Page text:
While diving is considered a very safe sport, safer than golf or horseback riding, there is some risk. You might not bring the following 11 scuba tools on every dive, however, in certain conditions, it would be wise to bring them.

1. Get yourself a Nautilus Lifeline

Open oceans, cold water, rough seas and strong currents are conditions that many divers love. A diver in these circumstances surfacing far away from the dive boat is at the mercy of the dive crew to spot them. It can happen the crew is not able to see and find the buddy team or group, and a search needs to be organized, often calling all boats and the coast guard for help.




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Also read: What to do if you’re left behind in open water?


The Global Maritime Distress and Safety System (GMDSS) is an emergency system of communications between ships. In 2009, GMDSS made some modifications including the addition of Maritime Digital Selective Calling using VHF radio and GPS capabilities. Since then waterproof and depth proof versions are available for divers.

The Nautilus Lifeline is one of these devices; it allows divers when reaching the surface to call their dive boat to let them know they are safe and on the surface ready to be picked up.

The Nautilus Lifeline has three modes: Green, orange, and red. The green mode operates as a standard VHF radio you select the channel you want to use, and you can talk to others on your let’s such as the dive boat or other lifeline users.

The yellow button broadcasts on the VHF emergency channel, and the red sends an emergency message with your GPS location which can be picked up by VHF radio in the area.

2. Bring a line reel

The line reel is a required item for when you explore and penetrate sunken ship wrecks and cavern dives, however, it can be used in other situations too.

If you took a search and recovery specialty, you can see how it would be helpful when making a search pattern. One way that this can be used as a safety device is to locate your descent and ascent line in poor visibility.

As an example, let’s say you are diving a wreck with no mooring line. The dive boat drops anchor about 10 meters from the wreck, however, as you start down to the wreck you can tell that the visibility will make seeing the down line from the wreck difficult.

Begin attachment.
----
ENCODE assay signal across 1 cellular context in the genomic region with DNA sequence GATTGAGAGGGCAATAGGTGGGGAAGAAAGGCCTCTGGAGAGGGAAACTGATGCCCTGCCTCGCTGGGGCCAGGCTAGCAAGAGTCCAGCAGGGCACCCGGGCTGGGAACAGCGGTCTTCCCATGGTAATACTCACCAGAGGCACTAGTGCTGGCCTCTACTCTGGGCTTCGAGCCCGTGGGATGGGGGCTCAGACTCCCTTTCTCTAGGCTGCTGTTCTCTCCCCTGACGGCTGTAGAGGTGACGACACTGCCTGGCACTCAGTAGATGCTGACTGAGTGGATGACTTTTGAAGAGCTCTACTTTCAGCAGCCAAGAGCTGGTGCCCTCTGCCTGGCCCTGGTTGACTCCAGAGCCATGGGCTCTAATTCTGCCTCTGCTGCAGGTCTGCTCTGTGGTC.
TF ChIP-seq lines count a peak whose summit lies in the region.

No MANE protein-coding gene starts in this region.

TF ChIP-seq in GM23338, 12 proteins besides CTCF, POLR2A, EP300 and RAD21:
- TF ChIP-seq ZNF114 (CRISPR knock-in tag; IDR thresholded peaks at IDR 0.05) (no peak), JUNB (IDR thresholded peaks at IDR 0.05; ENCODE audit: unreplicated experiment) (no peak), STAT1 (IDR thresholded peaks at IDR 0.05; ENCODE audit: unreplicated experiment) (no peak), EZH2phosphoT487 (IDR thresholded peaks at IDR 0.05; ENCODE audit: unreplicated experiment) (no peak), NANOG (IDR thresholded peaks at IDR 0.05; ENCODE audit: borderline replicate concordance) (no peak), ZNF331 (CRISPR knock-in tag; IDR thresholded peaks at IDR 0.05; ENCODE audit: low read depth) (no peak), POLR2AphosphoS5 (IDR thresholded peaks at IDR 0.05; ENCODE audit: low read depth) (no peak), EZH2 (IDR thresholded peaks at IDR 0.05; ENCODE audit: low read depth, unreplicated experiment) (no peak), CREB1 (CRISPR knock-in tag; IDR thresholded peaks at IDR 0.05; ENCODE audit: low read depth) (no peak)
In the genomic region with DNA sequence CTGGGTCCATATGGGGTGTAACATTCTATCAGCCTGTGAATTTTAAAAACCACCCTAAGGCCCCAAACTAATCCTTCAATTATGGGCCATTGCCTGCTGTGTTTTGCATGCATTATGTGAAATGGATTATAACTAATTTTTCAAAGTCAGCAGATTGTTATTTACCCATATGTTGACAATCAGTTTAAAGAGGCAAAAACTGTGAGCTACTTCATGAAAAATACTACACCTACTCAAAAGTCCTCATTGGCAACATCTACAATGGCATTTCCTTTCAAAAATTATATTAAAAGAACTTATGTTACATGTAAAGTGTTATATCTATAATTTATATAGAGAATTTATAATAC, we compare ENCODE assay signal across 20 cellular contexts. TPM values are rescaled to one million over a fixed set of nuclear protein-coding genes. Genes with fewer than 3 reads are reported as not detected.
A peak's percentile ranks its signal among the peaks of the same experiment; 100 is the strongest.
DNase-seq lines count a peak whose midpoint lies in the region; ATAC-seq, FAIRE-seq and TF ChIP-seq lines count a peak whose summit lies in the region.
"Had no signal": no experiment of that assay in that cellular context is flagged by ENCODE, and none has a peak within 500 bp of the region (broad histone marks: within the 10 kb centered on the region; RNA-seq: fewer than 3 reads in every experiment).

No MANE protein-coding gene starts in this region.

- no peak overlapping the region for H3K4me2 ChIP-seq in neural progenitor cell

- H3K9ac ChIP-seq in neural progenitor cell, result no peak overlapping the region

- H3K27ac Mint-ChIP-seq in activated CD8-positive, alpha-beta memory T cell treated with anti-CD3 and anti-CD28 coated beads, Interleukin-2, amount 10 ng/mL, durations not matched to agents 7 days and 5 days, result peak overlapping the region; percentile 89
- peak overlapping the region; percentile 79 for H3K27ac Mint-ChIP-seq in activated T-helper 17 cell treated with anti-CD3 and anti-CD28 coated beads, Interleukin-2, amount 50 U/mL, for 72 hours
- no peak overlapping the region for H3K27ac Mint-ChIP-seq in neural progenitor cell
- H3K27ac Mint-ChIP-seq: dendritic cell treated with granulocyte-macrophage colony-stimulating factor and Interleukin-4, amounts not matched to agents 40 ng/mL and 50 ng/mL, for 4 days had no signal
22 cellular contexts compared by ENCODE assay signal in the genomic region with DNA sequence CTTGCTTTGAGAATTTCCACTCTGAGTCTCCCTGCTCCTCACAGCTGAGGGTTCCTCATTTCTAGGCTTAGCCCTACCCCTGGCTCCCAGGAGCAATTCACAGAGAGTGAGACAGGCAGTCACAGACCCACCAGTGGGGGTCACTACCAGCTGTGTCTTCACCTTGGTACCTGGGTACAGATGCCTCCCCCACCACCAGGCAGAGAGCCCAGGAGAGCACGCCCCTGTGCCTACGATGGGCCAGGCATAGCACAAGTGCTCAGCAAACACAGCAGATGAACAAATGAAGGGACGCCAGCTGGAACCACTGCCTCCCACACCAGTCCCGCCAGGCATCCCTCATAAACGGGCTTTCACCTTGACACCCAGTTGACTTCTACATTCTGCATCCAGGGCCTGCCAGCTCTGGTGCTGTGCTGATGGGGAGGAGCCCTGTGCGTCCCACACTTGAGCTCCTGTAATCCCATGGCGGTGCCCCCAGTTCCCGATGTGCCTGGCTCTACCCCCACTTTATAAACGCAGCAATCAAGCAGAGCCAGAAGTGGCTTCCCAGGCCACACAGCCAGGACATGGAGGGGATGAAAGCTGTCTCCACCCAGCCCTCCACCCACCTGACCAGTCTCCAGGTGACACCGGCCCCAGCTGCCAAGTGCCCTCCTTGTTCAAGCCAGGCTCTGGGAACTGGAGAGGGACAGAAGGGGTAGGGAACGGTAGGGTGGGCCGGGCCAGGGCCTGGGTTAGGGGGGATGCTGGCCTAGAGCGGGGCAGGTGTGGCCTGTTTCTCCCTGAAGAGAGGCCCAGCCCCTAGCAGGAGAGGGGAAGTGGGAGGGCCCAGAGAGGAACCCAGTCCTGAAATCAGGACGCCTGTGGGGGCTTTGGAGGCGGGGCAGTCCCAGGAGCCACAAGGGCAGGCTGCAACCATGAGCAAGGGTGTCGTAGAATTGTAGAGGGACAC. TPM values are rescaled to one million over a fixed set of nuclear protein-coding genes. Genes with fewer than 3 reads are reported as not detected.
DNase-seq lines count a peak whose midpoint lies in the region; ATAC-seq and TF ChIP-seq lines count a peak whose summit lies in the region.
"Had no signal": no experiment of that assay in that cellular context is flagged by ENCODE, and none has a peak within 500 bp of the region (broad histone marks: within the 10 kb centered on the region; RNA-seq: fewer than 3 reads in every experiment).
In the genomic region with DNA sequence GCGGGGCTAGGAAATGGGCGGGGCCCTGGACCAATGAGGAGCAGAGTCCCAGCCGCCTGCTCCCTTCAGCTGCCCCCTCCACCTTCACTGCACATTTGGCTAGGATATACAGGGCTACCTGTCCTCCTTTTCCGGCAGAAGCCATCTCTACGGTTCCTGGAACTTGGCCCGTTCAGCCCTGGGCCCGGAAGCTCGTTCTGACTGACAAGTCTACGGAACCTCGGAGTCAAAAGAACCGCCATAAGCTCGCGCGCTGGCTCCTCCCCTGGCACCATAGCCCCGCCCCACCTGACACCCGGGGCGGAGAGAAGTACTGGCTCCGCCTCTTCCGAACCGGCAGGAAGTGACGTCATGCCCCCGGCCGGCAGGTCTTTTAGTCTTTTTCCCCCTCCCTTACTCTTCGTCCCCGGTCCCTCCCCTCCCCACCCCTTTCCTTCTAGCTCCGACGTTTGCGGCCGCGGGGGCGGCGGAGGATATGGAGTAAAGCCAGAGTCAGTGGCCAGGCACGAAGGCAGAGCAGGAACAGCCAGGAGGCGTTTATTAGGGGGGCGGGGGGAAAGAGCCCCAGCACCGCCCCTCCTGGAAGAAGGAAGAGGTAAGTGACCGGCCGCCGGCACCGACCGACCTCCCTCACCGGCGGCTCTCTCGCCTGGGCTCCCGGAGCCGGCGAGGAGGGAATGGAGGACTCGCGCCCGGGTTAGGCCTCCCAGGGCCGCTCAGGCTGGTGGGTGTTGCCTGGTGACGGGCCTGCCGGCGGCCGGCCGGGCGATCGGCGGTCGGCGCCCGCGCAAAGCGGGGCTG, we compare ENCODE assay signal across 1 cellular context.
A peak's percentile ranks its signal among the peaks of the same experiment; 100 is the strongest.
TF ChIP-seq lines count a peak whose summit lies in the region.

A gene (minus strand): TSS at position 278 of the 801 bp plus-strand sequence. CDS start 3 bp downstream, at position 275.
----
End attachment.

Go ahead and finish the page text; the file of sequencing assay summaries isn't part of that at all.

When you reach the depth, you attach the reel line to the down line and head to the wreck. Securing the reel to the wreck gives you a reference point and a way back to the down line.

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3. Learn how to use your dive computer

Get to know your dive computer and it’s many functions. Your computer will warn you and will keep you up to date regarding all need to know info during a dive.

You’ll need to know how to take action to remain safe. Only reading through the computers instruction manual and testing out the features before going on a dive should be enough to get yourself acquainted with it.

4. Don’t go out without a snorkel

The use of a snorkel is pushed on us in the open water course as a safety device on the surface in case of waves or long swims. However, in some situations such as wreck diving, they are a safety hazard. Whether you take one should depend on your dive profile.

5. Learn how to use a DSMB

DSMB stands for delayed surface marker buoy and is commonly called a safety sausage because it’s essentially a long balloon in the shape of a sausage. The primary difference between an SMB and a DSMB is that the DSMB is designed to be filled underwater and released to the surface attached to a line.

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This article is published by The Scuba Page, the online magazine for Scuba Dive lovers around the world. The Scuba Page is part of RUSHKULT : the online booking platform for adventure sports. Visit the RUSHKULT platform to book your next Scuba Dive training, guided trip and accommodation.